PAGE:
Employees in India have the most frequent positive responses (85 percent) to questions of whether their organization has green/environmentally friendly business practices. The question was part of a Kenexa Research Institute (KRI) study examining how workers feel about their organization's green and sustainable business practices. In comparison, only 6 of 10 organizations in the U.S. whose workers responded to the question were in agreement. The findings demonstrate that, even in a time of fairly substantial economic challenges for most organizations, many are still practicing green or eco-friendly efforts.
Further analysis of the data shows that organizations in the U.S. lag significantly behind organizations in the U.K., Germany, France, Canada, India and Spain in terms of formally outlining their environmental position, providing a clear description of the organization's environmental objectives, having genuine efforts for protecting the environment, and encouraging their employees' creativity to find ways to protect the environment.
In a somewhat different pattern, however, employees in U.S. organizations reported feeling more pride in working for their organization when the organization was employing green business practices (57 percent) than did employees in the other countries in this study (49 percent average), except for those workers in India (80 percent). Further, employees in the U.S. (54 percent) and in India (71 percent) reported more favorable responses toward their organization's efforts to prioritize their environmental practices in how they operate.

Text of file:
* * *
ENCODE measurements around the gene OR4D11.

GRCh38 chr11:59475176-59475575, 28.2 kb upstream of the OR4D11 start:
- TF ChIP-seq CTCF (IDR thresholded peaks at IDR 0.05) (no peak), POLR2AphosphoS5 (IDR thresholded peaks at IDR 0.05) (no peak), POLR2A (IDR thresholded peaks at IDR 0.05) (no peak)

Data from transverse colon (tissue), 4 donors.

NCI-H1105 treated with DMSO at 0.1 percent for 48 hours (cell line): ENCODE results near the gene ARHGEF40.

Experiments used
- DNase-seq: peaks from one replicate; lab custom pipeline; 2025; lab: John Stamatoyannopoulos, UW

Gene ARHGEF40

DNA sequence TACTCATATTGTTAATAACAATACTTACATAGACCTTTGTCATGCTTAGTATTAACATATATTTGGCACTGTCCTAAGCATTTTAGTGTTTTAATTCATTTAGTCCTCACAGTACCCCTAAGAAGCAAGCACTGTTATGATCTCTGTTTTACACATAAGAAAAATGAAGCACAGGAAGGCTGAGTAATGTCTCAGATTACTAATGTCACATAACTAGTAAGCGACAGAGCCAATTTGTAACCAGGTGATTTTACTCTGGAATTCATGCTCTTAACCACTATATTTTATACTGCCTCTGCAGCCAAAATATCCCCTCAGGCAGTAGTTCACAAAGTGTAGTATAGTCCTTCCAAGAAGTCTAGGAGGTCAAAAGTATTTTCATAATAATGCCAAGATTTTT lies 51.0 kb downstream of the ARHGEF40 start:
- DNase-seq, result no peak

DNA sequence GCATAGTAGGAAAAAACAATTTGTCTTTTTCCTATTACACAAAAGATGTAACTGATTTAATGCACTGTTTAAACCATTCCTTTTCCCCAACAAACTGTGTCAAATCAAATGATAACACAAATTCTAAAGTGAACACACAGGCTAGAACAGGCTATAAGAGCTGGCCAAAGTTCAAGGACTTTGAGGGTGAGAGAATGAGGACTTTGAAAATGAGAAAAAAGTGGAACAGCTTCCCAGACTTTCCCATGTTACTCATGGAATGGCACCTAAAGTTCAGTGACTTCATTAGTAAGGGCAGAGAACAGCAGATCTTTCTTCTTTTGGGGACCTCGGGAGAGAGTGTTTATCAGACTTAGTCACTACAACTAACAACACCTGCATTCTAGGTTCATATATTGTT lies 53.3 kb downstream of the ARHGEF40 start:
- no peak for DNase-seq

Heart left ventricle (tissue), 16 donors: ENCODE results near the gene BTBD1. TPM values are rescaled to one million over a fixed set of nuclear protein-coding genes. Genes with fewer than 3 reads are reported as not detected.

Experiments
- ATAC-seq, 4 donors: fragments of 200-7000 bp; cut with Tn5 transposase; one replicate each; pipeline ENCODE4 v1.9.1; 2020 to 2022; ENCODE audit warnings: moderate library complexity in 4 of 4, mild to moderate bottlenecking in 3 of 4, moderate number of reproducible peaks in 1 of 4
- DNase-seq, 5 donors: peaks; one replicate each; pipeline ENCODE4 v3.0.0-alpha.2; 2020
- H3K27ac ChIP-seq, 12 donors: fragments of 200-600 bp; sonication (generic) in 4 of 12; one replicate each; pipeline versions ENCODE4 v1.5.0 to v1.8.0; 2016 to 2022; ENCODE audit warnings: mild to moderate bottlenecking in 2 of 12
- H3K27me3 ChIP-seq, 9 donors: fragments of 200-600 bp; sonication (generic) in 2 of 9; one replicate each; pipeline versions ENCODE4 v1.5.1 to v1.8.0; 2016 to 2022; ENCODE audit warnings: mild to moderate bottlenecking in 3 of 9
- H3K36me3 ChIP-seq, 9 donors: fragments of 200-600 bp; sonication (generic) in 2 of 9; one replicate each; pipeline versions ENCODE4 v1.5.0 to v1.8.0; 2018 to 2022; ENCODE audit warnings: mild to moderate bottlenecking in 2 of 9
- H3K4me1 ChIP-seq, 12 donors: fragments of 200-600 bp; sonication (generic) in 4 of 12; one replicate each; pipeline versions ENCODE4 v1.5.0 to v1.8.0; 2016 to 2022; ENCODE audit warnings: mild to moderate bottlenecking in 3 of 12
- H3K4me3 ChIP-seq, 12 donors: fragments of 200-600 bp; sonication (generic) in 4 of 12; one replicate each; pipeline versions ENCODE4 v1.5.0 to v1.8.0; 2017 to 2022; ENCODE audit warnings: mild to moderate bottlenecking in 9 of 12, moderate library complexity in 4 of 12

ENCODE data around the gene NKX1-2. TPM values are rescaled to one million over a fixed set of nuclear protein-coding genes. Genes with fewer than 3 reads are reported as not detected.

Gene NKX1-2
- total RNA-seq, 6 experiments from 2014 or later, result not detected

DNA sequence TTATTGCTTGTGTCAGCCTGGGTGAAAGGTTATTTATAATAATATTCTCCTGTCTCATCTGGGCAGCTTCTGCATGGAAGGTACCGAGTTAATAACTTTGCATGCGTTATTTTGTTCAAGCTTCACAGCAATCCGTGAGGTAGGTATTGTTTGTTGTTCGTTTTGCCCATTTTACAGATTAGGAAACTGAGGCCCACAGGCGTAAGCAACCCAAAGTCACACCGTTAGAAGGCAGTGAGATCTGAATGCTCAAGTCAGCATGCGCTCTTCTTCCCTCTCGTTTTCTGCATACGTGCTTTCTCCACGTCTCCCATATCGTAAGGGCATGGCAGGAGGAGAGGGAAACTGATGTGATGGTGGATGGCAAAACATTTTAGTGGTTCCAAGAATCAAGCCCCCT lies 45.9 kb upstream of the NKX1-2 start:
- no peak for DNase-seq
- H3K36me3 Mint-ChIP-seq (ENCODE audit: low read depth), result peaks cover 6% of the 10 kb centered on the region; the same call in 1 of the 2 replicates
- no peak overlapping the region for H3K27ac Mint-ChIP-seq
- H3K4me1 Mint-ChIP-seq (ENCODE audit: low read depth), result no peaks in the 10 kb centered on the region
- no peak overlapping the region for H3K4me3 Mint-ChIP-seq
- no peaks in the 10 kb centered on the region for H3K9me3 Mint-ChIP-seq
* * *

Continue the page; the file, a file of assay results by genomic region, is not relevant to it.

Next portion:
"Although there appear to be opportunities for U.S. organizations to improve their environmental focus relative to organizations in other countries, employees who work in organizations that do focus on environmental initiatives and actions report stronger pride in the organization," said Dr. Anne Herman, KRI. "This shows that organizations, even while facing challenges through the state of the economy, can reap the rewards of being environmentally conscious," said Dr. Anne Herman, Kenexa Research Institute.
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